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While postpartum hair loss is very normal, it can also be quite pesky to deal with, especially in the wake of everything else that comes with just giving birth. Here are some products that make it more manageable.
- Best shampoo: Head & Shoulders Classic Clean Daily Shampoo |Skip to review
- Best conditioner: John Frieda Volume Lift Weightless Conditioner |Skip to review
- Best supplements:
- Best topical treatment: Women’s Rogaine 5% Minoxidil Topical Aerosol |Skip to review
- Best hair serum: OGX Nourishing Coconut Milk Anti-Breakage Serum |Skip to review
- Best hair mask treatment: Olaplex Hair Perfector No. 3 |Skip to review
Hair loss isn’t anything unusual — in fact, the average person loses about 50 to 100 hairs per day! But if you’re a parent-to-be (or a new parent), you may notice stark changes in your hair that you didn’t sign up for.
After pregnancy, you may notice your hair is shedding more than it usually does. This is because, during pregnancy, many people have fuller hair due to a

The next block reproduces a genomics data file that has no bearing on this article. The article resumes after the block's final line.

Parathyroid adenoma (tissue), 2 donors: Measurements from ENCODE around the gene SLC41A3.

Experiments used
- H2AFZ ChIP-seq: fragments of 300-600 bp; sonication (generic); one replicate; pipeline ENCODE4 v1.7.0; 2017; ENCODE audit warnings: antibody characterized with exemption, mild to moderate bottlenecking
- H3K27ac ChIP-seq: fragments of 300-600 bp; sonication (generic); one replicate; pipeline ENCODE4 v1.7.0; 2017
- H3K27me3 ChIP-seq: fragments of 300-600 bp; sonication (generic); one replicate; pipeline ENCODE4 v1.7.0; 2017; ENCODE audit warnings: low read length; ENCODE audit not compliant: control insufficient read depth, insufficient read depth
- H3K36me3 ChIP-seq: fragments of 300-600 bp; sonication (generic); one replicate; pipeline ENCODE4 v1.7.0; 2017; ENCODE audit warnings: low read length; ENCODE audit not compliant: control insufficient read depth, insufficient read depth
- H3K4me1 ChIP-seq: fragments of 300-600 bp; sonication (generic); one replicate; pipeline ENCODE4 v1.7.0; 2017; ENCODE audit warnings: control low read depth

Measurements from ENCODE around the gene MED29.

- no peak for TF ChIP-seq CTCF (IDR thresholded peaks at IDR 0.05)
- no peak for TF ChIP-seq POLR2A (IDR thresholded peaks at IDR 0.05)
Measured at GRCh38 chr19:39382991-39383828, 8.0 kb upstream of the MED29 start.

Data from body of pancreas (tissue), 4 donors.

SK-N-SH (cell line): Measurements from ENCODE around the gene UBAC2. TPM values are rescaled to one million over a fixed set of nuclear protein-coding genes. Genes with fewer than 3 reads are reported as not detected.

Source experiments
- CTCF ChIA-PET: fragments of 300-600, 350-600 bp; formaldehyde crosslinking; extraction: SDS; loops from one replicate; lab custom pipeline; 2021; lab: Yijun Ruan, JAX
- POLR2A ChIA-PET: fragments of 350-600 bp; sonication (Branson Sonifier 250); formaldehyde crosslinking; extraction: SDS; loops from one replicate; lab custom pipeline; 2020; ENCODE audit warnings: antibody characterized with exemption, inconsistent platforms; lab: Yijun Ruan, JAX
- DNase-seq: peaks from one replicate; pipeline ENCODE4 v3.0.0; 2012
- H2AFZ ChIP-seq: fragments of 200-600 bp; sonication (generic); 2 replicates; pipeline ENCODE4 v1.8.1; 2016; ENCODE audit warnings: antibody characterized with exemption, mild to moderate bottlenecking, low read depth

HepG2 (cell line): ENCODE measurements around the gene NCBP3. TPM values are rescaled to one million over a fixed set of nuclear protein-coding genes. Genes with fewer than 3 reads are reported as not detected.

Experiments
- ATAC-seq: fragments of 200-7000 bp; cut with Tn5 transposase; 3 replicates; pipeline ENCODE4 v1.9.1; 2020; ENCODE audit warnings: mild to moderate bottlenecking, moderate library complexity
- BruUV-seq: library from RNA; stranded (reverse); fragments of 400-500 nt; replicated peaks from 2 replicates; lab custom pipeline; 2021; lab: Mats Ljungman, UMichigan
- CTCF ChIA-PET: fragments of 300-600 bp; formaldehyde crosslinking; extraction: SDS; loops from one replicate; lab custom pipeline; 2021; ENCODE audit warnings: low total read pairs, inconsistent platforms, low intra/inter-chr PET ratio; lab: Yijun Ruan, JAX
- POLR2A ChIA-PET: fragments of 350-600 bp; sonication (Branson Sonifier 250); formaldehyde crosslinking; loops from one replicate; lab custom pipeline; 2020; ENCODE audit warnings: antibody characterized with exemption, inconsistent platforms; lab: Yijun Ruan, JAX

First order of business: Take a deep breath and know that you’re definitely not alone, and it doesn’t last forever.
In pregnancy, a lot of women experience thicker, shinier, and healthier hair overall — this is due to increased hormone levels which slow down the rate of hair loss, explains Papri Sarkar, MD, a dermatologist in Boston, Massachusetts.
“Although women aren’t necessarily growing many more strands of hair, they’re keeping more of them,” she says.
But that often changes around 3–6 months postpartum, when hormone levels decrease and those extra hairs the body was holding onto start shedding. Those likely sleepless nights and stressful days spent calming a fussy newborn certainly don’t help your hair return to normal, either.
If you’re breastfeeding, it’s possible postpartum hair loss can be delayed closer to the 6-month mark, notes Brendan Camp, MD, a Manhattan-based dermatologist at MDCS Dermatology. This is because breastfeeding prolongs lower estrogen levels.
Postpartum hair loss is usually temporary, but it can temporarily leave you with thinning hair and baby hairs along the hairline that can be difficult to style. If the hair loss is not related to any other medical condition, the hair will grow back — but it could take a year or more.